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    Hiking The Tre Cime Di Lavaredo Loop (Italian Dolomites)

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    My Run-In With A Notorious Mexican Drug Cartel

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    Wild Kamchatka: Visiting Russia’s Nomadic Reindeer Herders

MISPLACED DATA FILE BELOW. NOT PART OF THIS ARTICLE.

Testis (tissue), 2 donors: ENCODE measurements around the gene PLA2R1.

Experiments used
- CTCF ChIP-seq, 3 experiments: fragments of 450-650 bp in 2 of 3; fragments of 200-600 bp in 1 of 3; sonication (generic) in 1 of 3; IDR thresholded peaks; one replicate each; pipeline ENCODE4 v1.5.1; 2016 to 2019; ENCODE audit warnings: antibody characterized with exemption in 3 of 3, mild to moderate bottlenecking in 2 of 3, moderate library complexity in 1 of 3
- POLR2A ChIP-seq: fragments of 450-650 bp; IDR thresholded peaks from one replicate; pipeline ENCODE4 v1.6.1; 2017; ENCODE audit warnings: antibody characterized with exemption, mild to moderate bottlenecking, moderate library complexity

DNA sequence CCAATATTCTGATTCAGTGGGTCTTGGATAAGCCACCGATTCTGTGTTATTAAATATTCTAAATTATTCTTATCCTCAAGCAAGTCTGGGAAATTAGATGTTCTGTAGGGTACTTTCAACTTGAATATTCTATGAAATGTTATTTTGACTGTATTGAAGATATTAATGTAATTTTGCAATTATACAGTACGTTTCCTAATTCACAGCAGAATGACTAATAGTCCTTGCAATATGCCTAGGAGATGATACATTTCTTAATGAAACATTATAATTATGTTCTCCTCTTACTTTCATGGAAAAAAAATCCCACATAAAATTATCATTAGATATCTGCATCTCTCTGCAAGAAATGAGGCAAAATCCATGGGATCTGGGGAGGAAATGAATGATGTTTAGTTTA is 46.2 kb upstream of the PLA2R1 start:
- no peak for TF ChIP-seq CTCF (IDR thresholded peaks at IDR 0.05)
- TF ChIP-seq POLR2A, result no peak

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    30 Photos From Afghanistan That You Won’t See In The News